New Year's Transitions are also opportunities to look ahead:
We have a wonderful line up of workshops this year starting with two long established, internationally renowned experts in the field of trauma, Colin Ross, MD and Janina Fisher, PhD. In the fall, we will learn from Sex Therapist and Attachment Expert, Alexandra Katehakis, MA and then from leader in the field of trauma, dissociation, and attachment, Robert Muller, PhD. Also, in the Spring, MN Trauma Project will be hosting a hybrid workshop/mindfulness retreat with Buddhist priest, mindfulness teacher, and IFS and Hakomi instructer, Flint Sparks, PhD, designed to support the work and persons of those working in the healing professions. We are also exploring opportunities for further organizational partnerships to create and build community and continue to foster greater awareness of trauma in all its forms.
Our mission continues to expand as we hope to find ways to more meaningfully impact the communities in MN, both those in the metro area, as well as in the outer areas of the state. There remain tragically insufficient resources in the outer regions of the state and our hope in 2017 is to find ways to better support the providers serving those underserved areas and to increase the number of providers who can help clients heal and recover from the impact of trauma. In addition, our hope is to find ways to continue to connect with communities impacted by trauma. For many, national events in 2016 revealed wounds that have long been present, but insufficiently acknowledged. It is imperative that those wounds and the ugliness of violence, racism, misogyny, heterosexism, bigotry, bullying that have caused those wounds be responded to by coming together as diverse people and working to heal as communities. Our hope is that MN Trauma Project can support and be part of those conversations and gatherings of people. A movement of people is needed to begin to foster peace, to pursue justice, and to help society begin to heal from the undercurrent of trauma that is continuing to reveal itself in myriad ways.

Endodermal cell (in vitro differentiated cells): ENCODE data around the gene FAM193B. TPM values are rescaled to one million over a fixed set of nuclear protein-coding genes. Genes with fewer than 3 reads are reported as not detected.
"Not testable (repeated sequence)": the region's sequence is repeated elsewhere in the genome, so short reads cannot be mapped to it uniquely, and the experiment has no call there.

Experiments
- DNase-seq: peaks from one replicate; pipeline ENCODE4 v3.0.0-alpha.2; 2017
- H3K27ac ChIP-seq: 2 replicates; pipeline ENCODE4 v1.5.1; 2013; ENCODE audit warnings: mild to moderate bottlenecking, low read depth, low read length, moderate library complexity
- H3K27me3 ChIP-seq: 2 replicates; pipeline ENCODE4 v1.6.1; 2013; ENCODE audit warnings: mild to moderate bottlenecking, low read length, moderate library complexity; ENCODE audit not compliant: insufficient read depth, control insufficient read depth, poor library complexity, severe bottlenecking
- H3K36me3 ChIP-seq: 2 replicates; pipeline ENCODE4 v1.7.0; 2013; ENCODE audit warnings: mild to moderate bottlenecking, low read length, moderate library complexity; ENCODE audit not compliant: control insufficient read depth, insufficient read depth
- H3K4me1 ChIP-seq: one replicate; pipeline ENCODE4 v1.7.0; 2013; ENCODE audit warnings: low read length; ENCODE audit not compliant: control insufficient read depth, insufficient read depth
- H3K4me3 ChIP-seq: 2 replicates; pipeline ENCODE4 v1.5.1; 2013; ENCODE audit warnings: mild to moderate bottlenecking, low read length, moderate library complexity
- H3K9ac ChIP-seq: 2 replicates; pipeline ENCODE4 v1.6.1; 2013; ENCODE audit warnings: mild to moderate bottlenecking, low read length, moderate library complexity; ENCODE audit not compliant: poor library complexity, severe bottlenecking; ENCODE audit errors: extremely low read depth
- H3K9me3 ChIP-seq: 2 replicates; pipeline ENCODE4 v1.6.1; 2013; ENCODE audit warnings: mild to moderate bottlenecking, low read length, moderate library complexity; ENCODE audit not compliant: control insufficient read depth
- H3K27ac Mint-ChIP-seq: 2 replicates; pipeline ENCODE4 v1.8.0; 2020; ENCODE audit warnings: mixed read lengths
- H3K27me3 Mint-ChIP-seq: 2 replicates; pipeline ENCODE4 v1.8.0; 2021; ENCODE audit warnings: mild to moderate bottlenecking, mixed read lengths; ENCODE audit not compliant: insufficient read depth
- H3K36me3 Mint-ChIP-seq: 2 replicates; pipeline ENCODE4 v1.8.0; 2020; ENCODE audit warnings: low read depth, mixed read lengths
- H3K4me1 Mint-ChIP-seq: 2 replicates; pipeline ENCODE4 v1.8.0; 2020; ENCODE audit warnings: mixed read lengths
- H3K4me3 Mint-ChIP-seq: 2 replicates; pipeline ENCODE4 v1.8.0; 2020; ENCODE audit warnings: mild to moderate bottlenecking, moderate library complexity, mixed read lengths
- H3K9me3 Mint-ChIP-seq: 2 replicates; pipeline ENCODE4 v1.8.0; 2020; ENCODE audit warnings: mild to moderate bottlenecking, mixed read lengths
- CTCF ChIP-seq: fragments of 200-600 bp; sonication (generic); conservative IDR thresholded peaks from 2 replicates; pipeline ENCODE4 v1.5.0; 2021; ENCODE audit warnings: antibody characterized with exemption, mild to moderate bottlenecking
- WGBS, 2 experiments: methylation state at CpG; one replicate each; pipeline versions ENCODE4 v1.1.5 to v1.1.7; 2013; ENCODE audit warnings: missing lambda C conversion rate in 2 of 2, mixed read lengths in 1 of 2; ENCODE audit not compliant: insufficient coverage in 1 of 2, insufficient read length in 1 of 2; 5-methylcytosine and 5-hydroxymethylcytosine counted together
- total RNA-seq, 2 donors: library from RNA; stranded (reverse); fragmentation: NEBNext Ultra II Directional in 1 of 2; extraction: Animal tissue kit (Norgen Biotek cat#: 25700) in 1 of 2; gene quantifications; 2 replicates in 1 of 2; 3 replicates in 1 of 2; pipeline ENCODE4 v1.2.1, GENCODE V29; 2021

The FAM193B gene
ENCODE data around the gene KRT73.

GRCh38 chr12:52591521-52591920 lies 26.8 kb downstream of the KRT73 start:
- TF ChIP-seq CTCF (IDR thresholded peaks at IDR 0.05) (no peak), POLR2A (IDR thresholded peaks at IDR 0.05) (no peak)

As the needs that exist become more easily identified, it also becomes clear that we will not be able to do all of this work alone. Our hope is to begin to build committees to organize our efforts and increase the possible impact. Thank you for your support this past year and continuing to spread the word about MN Trauma Project and our events. If you are interested in getting involved as this year goes forward, we will be putting out information in the coming month about opportunities to get involved. Otherwise, we hope you will join us at one of the workshops, retreat, or community events. Thank you for allowing us to be part of your community!
Minnesota is situated at the center of this country. This country is moving into a significant period of change and must begin to work through the turmoil and division that exists. Our hope is that Minnesota can lead the way in shaping the conversation about what healthy community looks like and how healing from past trauma, both personal, cultural, historical, and societal can happen. An emphasis on our shared humanity, acknowledging and healing traumatic wounds, and recognizing the essential worth and value of all persons has the power to radically transform not only our immediate communities, but also the state, and quite possibly a nation. It's going be a significant year and we look forward to being part of this community with you!